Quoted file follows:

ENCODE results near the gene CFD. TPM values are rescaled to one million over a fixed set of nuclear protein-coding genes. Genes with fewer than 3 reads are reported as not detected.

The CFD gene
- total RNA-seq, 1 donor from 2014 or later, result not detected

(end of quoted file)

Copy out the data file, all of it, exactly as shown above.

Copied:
ENCODE results near the gene CFD. TPM values are rescaled to one million over a fixed set of nuclear protein-coding genes. Genes with fewer than 3 reads are reported as not detected.

The CFD gene
- total RNA-seq, 1 donor from 2014 or later, result not detected